Bringing in some old media people to hijack that is pretty shitty - if it even works.
Don't worry, it won't work.
Look at how old media is failing in its original format. That's because viewers expect high production values plus content that is specific to their narrow interests, which inherently appeals to a smaller audience, which can't support the budget for high production values.
That contradiction is what's killing TV - on broadcast, not so much on on cable, where subscriptions can make each audience member worth just enough more, that the budgets can support the needed production values. (It's also why space opera, with its high costs and small audience, is pretty well dead on TV.)
But how will that solution apply to YouTube, where expectations are that everything is free? Will ad revenue be more lucrative compared with TV? If so, they have a long way to go.
The whole point behind the professional channels is to try to bring YouTube up to par with TV in terms of advertising appeal. Right now, advertisers are resisting buying YouTube ad space because they don't want their products to be associated with Annoying Orange and cat videos (as though the average ad is somehow "better" than Annoying Orange).
But all that does is re-create broadcast TV on YouTube, with the same audience-can't-support-the-budget dilemma. They aren't solving that dilemma, and in fact, they're going to have to really hustle just to reach the same unsustainable level that is currently killing broadcast TV.
Just imitating old media is a stupid approach. YouTube should play to its strengths, which are 1) incredible reach (a global audience - potentially anyone with an internet connection - reached far more easily than TV is capable of); 2) diverse "programming" (from completely unprofessional - which is not to say bad - to very professional stuff); and 3) interactivity.
That third point is what YouTube should focus on. Digital content is all going towards the "free" business model because it can be easily pirated. Corporations might fight it, but they'll end up learning the same lesson the music industry did - that it's like trying to fight the tide.
The solution is to build your business on something that is un-pirate-able. Forget content - a community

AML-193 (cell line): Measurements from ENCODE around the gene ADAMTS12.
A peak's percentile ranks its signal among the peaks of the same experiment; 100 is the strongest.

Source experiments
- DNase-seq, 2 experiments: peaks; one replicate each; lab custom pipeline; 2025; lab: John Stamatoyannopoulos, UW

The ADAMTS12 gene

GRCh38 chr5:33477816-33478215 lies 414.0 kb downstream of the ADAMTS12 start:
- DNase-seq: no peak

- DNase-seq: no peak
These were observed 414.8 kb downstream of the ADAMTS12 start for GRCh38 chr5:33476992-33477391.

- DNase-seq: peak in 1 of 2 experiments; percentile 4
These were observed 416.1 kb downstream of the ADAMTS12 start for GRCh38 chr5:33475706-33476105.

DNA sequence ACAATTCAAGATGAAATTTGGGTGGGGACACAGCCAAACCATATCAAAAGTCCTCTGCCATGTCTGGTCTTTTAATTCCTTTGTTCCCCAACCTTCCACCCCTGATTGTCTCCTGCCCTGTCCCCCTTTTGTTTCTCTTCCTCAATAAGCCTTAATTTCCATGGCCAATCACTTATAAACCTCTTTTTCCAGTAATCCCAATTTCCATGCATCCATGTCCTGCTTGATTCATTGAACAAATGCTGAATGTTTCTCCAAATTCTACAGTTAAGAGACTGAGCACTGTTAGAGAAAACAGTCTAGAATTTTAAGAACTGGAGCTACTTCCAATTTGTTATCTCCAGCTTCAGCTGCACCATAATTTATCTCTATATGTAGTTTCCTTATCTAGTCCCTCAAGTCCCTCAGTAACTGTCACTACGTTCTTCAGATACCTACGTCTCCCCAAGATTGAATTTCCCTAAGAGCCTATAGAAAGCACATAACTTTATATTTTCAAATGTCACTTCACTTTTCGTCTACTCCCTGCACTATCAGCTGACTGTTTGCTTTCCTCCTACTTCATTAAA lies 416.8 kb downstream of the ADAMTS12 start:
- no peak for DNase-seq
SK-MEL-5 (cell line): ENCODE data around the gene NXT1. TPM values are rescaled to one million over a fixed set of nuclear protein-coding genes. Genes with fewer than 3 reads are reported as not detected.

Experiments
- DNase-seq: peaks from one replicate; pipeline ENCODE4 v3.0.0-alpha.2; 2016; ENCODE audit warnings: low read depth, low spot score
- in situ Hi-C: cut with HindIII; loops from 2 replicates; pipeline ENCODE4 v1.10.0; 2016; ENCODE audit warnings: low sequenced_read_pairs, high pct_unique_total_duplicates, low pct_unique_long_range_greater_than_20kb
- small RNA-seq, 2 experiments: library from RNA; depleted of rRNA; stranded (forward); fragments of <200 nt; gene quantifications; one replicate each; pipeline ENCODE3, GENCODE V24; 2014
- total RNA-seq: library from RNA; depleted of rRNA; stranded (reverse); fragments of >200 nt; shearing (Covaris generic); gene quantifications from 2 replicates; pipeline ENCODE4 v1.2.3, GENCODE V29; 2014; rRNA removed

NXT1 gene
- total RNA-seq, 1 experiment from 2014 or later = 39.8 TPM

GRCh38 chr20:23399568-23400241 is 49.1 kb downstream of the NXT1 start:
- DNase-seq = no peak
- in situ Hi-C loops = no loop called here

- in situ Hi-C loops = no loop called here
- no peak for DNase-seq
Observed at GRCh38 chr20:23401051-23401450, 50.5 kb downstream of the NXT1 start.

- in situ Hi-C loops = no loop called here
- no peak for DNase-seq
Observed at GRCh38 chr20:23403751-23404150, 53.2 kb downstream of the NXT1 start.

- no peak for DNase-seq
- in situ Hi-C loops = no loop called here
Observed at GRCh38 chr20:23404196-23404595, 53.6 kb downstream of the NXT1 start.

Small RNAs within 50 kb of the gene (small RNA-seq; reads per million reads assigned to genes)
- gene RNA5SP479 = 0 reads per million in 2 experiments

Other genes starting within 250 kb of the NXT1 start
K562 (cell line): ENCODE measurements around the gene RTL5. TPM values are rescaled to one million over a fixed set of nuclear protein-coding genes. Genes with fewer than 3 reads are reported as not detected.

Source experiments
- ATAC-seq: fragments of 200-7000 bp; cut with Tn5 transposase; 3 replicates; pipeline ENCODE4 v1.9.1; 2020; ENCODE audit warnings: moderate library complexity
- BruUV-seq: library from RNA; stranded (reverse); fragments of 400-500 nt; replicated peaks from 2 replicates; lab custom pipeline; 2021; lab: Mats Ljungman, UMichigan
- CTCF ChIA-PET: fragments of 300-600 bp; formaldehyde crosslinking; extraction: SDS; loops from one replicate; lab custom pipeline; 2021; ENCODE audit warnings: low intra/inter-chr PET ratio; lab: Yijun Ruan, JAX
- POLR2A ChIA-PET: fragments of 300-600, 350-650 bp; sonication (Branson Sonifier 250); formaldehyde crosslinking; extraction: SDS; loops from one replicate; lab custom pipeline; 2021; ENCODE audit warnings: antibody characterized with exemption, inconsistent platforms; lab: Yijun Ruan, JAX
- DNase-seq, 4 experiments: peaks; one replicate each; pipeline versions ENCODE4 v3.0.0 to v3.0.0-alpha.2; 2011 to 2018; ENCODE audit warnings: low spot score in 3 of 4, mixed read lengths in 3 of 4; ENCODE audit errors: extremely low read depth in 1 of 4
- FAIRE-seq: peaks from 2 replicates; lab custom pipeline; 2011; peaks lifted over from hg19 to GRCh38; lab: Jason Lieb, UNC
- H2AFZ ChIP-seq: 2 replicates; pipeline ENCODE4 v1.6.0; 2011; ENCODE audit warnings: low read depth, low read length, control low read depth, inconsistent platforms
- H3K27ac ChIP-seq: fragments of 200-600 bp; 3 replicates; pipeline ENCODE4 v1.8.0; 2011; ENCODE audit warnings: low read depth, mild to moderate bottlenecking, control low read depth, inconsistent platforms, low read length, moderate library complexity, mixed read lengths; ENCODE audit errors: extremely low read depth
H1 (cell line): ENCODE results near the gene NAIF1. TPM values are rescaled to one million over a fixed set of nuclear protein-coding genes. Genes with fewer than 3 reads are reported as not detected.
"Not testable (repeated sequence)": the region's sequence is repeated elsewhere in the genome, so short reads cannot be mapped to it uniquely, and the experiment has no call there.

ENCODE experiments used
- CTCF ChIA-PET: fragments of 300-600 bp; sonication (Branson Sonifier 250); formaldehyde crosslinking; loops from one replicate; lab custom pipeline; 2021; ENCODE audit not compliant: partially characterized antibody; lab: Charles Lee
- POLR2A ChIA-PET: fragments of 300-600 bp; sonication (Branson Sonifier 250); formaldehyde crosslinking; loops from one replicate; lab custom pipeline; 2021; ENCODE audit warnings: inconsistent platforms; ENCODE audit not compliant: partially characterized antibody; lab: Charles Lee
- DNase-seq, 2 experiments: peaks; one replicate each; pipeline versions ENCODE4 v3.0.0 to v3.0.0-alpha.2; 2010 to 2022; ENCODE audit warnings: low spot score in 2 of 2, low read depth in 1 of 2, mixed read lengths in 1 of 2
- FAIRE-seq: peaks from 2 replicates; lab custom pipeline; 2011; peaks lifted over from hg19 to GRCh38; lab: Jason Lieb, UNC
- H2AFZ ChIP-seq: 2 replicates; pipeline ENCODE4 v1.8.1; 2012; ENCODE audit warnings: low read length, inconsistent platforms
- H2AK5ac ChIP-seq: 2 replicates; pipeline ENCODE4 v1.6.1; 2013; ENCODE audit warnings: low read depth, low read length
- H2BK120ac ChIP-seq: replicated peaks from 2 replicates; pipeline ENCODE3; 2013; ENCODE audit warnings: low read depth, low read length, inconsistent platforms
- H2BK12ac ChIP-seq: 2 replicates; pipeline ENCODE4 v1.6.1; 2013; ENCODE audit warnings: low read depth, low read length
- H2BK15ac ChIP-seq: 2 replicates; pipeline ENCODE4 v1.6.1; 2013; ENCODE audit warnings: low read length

cannot be pirated. Imagine a YouTube channel where the prime attraction is just like TrekBBS - it's a place where you can go to interact with people who you want to interact with.
Right now, YouTube is definitely not thinking of its business as being the community. The comments sections are being rendered unpalatable by a bunch of stupid brats, running amok. But envision a system where the YouTube visitor can click a button and have the moderated experience, or the "TNZ experience" - screen out the brats or include them, as your mood suits you that day.
Give the community members more tools for running contests, customizing how they are seen by others (avatars, etc), more sophisticated ways of rating and sorting both content and other community members (to follow them more closely or screen them out entirely).
Pretty soon, the members themselves have built up "content" that they would be loathe to abandon to go join a competing site (and if YouTube was successful, competitors would follow), and that is immune from piracy.
All this needs to be paid for somehow, of course. Ads can be part of the revenue mix, but I'd also offer micropayment-based enhancements - focusing on enhancing the community experience, such as special members-only areas, fun new art to dress up your avatar, that sort of thing. Each element would be a few dollars.
Even if only 5% of members ever pay for anything, and even if the things are cheap, that global audience could provide the numbers that allow micropayments to largely support the whole system. And unlike ads, which are very culturally specific - it's very hard to do an international ad campaign that appeals globally, if for no other reason that corporate ad departments tend to be regional, not global - micropayment-based enhancements can easily be designed to have global appeal.
The key to this is, give away the content (videos) for free, so that people can have a satisfying basic experience that feels free. The attraction of this free experience will attract a massive global audience. Then charge for community-based enhancements that can pay off because the audience is huge, even if the vast majority of members are free riders.
Okay sorry for yet another mega-post. And I haven't even mentioned how I think that the video content needs to start evolving into a format that better takes advantage of interactivity - more like simple games. Imagine Terra Nova
, except the members get to decide who the dinos eat next, or even what kind of dinos are eating them.